What to do about tooth resorption in your veterinary patients - DVM
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What to do about tooth resorption in your veterinary patients
Intraoral radiography can help identify this pathology in your patients—and guide you toward the next step in your treatment plan.


DVM360 MAGAZINE

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This is the third article of a five-part dvm360 series focusing on how to use an intraoral dental system as an adjunct to great patient care. We will explore images of internal and external tooth abnormalities.

What is that moth-eaten area you spot on a pet’s molar radiograph during an oral exam? It’s tooth resorption and it should not be ignored. But should you watch it, extract the tooth, perform a root canal or refer the patient? Before we consider treatment options, let’s take a look at what resorption is and how to identify it with the help of intraoral radiography.

The recognition of pathologic tooth resorption in cats and dogs is important for overall health and comfort. Resorption is the physiological or pathological loss of substance. Physiologic bone resorption allows tooth movement to take place during normal eruption. Usually the deciduous root apex resorbs, allowing the adult tooth to erupt in the proper position. Pathologic resorption occurs in and around the tooth and needs to be addressed (Photos 1 and 2).

Photo 1: Gingival fill secondary to external root tooth resorption in a dog’s left mandibular molar. (All photos courtesy of Dr. Jan Bellows.)

Photo 2: Gingival fill around the distal root of a cat’s left mandibular molar secondary to tooth resorption.

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Resorption around the tooth

Tooth support often decreases in periodontal disease as inflammation extends and bone is resorbed. Intraoral radiography is used to indirectly determine the degree of bone resorption in periodontal disease.

Distribution of bone loss is classified as either localized or generalized, depending on the number of areas affected. Localized bone loss occurs in isolated areas. Generalized bone loss involves the majority of the crestal alveolar bone. Specific areas of bone loss may be classified as horizontal (i.e., perpendicular to the tooth, Photo 3) and vertical (i.e., angular along the side of the root, Photo 4).

Photo 3: Horizontal bone resorption affecting the right mandibular third and fourth premolars.

Photo 4: Vertical bone resorption.

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There are four recognized stages of periodontal disease, based on the severity of radiographic and clinical signs present.

Stage 1 (PD 1; gingivitis) occurs when the gingiva appears inflamed. There is no periodontal support loss or radiographic change.

Stage 2 (PD 2; early periodontitis) occurs when attachment loss is less than 25 percent, as measured from the cementoenamel junction to the apex. Clinically, early periodontitis is typified by pocket formation or gingival recession. Radiographically, stage 2 disease appears as blunting (rounding) of the alveolar margin in addition to bone loss. There may also appear to be a loss of continuity of the lamina dura at the level of the alveolar margin (Photo 5).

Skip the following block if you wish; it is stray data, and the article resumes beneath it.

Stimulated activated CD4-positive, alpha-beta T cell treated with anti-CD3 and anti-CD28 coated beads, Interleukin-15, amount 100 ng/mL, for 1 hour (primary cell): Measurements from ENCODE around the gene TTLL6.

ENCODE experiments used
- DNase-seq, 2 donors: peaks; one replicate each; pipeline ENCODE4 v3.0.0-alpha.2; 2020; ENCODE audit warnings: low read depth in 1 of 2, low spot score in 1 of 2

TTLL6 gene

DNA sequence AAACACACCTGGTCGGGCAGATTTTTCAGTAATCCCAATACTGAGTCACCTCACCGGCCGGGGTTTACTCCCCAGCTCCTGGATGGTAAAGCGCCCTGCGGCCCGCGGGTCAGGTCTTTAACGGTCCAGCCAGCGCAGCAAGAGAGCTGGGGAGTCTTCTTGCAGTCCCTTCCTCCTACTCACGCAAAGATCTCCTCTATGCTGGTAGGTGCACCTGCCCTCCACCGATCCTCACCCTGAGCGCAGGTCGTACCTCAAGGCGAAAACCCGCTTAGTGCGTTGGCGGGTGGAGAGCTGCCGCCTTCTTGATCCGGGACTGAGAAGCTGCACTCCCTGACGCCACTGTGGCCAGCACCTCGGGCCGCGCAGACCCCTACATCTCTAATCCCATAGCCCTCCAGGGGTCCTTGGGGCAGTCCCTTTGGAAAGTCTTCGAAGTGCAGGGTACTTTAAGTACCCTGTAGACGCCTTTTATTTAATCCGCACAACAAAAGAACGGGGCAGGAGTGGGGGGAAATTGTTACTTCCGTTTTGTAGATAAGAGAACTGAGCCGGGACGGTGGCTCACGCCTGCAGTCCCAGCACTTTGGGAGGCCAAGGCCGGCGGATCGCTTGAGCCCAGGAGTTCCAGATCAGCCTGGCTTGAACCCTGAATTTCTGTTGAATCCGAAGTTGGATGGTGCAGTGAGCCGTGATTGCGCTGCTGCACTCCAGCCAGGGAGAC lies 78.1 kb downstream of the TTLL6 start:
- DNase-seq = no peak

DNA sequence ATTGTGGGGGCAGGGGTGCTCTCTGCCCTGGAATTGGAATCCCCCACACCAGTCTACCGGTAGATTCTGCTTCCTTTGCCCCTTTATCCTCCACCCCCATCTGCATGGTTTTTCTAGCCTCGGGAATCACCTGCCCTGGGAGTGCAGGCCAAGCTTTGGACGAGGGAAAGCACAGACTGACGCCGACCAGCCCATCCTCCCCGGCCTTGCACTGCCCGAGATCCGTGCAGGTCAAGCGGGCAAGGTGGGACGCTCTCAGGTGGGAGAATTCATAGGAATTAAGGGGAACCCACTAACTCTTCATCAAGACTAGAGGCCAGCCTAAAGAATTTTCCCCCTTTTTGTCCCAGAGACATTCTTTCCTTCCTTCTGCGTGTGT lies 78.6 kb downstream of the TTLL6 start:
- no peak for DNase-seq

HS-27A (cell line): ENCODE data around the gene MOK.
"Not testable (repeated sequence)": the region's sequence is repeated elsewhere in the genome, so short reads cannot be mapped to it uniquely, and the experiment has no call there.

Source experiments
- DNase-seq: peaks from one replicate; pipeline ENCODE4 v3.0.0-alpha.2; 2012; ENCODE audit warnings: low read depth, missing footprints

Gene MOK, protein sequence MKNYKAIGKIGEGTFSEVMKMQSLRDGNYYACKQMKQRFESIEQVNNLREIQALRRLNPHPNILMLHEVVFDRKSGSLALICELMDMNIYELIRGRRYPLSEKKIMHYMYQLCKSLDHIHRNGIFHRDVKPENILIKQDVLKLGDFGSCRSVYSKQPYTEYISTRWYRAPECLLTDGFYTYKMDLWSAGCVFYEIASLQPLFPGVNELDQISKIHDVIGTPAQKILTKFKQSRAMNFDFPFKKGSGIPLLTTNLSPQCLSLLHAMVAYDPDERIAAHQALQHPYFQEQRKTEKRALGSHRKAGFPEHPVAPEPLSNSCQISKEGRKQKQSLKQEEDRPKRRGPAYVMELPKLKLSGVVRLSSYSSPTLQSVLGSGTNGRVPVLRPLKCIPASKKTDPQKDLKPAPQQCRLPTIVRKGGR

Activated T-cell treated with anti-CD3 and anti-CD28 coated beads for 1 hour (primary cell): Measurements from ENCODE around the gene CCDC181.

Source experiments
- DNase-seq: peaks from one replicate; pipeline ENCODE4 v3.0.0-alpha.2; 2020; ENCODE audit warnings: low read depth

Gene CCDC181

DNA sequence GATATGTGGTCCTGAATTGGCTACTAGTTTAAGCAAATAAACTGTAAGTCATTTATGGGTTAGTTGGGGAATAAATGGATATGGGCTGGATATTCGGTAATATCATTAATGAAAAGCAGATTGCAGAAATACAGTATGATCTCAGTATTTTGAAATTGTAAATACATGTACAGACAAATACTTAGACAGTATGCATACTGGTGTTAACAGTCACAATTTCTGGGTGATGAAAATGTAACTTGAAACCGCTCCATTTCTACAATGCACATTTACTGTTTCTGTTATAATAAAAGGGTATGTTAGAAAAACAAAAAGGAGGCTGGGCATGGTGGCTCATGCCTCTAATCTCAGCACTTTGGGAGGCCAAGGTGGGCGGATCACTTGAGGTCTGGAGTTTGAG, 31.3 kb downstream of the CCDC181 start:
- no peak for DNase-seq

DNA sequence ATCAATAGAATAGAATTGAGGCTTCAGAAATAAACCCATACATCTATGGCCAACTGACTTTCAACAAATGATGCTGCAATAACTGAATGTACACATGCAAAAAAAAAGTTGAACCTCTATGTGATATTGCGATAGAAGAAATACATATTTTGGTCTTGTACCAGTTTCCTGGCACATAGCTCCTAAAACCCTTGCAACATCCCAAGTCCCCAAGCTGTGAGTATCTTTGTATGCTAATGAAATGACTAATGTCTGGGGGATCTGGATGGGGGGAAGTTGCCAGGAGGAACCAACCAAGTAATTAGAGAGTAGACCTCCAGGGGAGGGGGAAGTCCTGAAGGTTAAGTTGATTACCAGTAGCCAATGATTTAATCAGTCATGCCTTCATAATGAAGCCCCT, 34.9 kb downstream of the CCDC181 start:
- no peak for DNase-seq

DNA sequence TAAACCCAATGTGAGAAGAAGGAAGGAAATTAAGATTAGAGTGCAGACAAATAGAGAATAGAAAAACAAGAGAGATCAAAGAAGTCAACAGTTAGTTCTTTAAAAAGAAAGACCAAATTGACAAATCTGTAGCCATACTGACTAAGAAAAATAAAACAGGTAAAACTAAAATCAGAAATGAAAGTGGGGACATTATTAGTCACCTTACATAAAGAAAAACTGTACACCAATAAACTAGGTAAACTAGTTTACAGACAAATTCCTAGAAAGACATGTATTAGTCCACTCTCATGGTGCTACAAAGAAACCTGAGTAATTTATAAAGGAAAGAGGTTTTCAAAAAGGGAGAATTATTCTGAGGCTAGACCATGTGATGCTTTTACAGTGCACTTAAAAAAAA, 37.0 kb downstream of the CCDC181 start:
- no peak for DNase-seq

Photo 5: Stage 2 periodontal disease (green arrow points to cementoenamel junction (CEJ); red arrows point decreased bone height).

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Stage 3 (PD 3; moderate periodontitis) is diagnosed when 25 to 50 percent of attachment loss occurs. The direction of bone loss may be horizontal or vertical (Photos 6A and 6B). Radiographically, horizontal bone loss appears as decreased alveolar bone along adjacent teeth. With horizontal bone loss, both the coronal buccal and lingual plates of bone, as well as interdental bone, have been resorbed. Vertical bone loss occurs when the walls of the pocket are within a bony housing. Radiographically, vertical bone defects are generally V-shaped and sharply outlined.

Photo 6A: Overlapping right mandibular fourth premolar.

Photo 6B: More than 25 percent bone resorption between the fourth premolar and first molar.

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Stage 4 (PD 4; advanced periodontal disease) is typified by deep pockets or marked gingival recession (or both), tooth mobility, gingival bleeding and purulent discharge. Attachment loss is greater than 50 percent of the root length as measured from the cementoenamel junction to the apex (Photo 7).

Furcation exposure results from bone loss at the root junction of multirooted teeth due to advanced periodontal disease. It’s sometimes difficult to determine radiographically whether the interradicular space is involved, unless there’s a radiolucent area in the region of the furcation.

Lack of radiographically detectable furcation involvement is not confirmation of the absence of periodontal destruction. Advanced furcation exposures, where both cortical plates are resorbed, are easily recognized on radiographs (Photo 8).

Photo 7: More than 50 percent bone resorption in stage 4 periodontal disease.